I never set out to create a machine learning application. Sometimes, as an engineer, you end up making a thing, simply because a thing needs to exist, it doesn’t exist, and you end up being the person who conjures a thing into existence. For me, Chunk Honey is that thing. It was a labor of love, frustration, consternation, and constant headaches.
So how did I end up here?
In November of 2017, an email landed in my inbox, and it covered Amazon‘s new machine learning platform, called Sagemaker. There are plenty of upsides to Sagemaker, and Amazon covers them well on their website, so I won’t re-hash them here — but there’s one important note, and I owe it to my dad for impressing an idea on me, and it has stuck with me for my entire life.
Computers aren’t an arms race to the top. “Human Factors” is a particular branch of computer science, and how human beings actually use computers, and get the most value from them. As a society, we tend to fixate on the highest specifications, of the newest devices and software. There will always be a better camera on the new iPhone, and new GPU’s will be able to render 8K games at 150 frames per second, blowing your mind with detail, shading and light.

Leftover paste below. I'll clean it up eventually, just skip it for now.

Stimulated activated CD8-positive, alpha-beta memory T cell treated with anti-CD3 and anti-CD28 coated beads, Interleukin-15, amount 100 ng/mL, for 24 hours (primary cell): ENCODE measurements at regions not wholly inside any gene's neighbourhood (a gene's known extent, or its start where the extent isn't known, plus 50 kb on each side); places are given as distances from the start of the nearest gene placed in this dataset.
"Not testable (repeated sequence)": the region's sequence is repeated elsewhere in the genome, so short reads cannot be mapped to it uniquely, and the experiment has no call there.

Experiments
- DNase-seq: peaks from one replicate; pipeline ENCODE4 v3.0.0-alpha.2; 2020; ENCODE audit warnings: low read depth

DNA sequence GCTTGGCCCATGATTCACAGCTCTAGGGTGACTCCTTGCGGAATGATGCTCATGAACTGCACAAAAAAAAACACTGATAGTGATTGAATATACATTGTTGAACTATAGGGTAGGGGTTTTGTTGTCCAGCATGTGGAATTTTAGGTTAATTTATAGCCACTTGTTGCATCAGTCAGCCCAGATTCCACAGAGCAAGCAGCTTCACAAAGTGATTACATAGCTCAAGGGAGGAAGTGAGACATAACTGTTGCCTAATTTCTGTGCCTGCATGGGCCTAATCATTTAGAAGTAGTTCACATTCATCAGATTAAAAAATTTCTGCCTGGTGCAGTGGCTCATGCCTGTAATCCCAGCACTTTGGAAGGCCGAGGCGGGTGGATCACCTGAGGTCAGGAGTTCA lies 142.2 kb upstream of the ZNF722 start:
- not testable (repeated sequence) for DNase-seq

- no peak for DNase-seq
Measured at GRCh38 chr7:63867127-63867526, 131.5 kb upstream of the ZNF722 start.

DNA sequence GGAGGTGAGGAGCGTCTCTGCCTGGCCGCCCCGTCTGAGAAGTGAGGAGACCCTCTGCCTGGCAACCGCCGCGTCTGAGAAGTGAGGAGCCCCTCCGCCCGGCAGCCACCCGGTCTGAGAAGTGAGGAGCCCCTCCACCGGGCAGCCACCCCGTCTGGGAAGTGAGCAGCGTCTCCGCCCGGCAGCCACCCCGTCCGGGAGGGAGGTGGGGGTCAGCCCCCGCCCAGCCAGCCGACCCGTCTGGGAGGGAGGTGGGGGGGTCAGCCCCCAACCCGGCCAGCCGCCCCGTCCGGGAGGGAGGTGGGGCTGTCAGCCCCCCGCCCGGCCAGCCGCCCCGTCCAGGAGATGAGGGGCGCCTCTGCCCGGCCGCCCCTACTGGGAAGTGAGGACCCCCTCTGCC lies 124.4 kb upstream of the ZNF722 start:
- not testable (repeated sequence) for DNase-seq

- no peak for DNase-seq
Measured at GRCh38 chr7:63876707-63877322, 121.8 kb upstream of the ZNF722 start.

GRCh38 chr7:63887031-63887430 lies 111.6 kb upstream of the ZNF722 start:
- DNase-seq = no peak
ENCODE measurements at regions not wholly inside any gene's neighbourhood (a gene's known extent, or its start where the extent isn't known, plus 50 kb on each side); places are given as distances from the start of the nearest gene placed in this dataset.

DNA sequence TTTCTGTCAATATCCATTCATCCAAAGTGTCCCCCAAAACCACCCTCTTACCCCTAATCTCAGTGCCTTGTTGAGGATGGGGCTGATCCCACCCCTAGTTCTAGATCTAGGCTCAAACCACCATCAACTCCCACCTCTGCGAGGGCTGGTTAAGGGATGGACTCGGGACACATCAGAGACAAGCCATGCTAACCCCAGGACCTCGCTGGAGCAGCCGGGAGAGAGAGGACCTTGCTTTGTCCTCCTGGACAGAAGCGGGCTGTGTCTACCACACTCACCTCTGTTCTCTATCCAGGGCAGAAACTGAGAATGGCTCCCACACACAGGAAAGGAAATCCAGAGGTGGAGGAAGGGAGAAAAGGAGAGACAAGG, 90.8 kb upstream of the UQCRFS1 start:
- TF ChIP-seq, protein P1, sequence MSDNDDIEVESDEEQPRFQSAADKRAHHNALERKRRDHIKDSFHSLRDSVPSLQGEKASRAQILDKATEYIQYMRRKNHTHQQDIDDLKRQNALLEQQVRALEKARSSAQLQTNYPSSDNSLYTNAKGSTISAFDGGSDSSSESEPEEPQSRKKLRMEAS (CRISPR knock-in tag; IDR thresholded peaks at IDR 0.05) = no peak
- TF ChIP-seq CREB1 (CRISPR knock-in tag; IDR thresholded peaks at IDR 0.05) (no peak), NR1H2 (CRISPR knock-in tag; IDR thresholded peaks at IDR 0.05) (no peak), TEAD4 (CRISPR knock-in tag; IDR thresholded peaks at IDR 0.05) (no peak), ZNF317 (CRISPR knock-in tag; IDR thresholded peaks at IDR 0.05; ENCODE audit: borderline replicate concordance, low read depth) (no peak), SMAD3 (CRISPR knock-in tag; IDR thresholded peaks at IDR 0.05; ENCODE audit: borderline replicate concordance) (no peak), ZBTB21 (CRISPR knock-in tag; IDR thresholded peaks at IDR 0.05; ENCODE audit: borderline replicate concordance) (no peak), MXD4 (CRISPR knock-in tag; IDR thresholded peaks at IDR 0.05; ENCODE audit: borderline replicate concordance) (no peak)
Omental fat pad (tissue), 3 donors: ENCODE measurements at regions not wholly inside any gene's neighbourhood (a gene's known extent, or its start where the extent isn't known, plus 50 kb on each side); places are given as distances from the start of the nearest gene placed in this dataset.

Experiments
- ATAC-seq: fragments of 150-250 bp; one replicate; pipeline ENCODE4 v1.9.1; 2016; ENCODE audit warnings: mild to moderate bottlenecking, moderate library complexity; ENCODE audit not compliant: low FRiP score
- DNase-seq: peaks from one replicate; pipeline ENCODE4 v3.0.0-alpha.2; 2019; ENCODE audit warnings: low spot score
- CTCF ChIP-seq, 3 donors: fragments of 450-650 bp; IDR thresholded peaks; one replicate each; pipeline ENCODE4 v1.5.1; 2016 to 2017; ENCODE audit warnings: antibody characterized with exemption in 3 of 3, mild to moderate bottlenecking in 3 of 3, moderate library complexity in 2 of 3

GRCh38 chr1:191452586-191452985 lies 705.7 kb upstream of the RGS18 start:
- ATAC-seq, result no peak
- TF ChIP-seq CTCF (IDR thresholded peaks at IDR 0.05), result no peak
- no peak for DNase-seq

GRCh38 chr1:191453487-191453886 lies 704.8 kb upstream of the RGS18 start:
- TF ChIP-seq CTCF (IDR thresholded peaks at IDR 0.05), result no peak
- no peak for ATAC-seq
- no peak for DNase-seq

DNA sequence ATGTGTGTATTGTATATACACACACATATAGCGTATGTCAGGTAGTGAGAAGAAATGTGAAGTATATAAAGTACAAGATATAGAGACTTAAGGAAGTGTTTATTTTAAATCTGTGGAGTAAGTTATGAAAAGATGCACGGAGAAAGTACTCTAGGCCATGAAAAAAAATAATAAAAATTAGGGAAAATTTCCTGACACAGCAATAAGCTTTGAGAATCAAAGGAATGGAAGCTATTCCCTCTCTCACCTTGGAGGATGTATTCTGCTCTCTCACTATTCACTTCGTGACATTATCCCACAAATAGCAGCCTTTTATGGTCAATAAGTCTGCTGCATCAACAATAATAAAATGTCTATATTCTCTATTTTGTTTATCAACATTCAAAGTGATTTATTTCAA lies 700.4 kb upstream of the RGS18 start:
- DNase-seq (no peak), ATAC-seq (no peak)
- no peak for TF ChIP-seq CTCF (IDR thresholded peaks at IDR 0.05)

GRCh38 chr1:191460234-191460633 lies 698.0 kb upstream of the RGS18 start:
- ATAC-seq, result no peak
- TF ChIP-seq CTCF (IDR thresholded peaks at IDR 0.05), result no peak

For me, I have always been more interested on what value we can derive from the lowest specifications. How can a Raspberry Pi or an Arduino do time saving tasks? How can a simple application make the most impact, with the quickest deployment time? In the past year alone, I have written two extremely dirty (and effective) applications that have delivered millions of dollars of value to small businesses in Make Message, and Scan Dem Digits. Both were deployed in weeks, and then iterated until they were polished around the edges.
The point of Chunk Honey was to make machine learning more accessible for small and medium-sized businesses. I’m not trying to sound overly-broad here, but machine learning hasn’t exactly been accessible to the masses. In fact, I don’t really interact in many machine learning engineer circles, because… uhm… I think sometimes when you have a lot of people who are super-insular, they get intimidated by ideas outside of their comfort zone. The Reddit page for machine learning is cool sometimes, but other times I just scratch my head and wonder what we’re doing with this powerful technology.
Don’t get me wrong. I love music videos. I’ve made… quite a few in my life. But come on, man. A recent (and very popular) post on the board was about how we can help indie bands be more creative and cool. The (appropriately named) TRASH APP is a machine learning tool for making sick music videos, dawg. No offense, but I spent 14 years in the music business, and this app is dead on arrival. Anyway…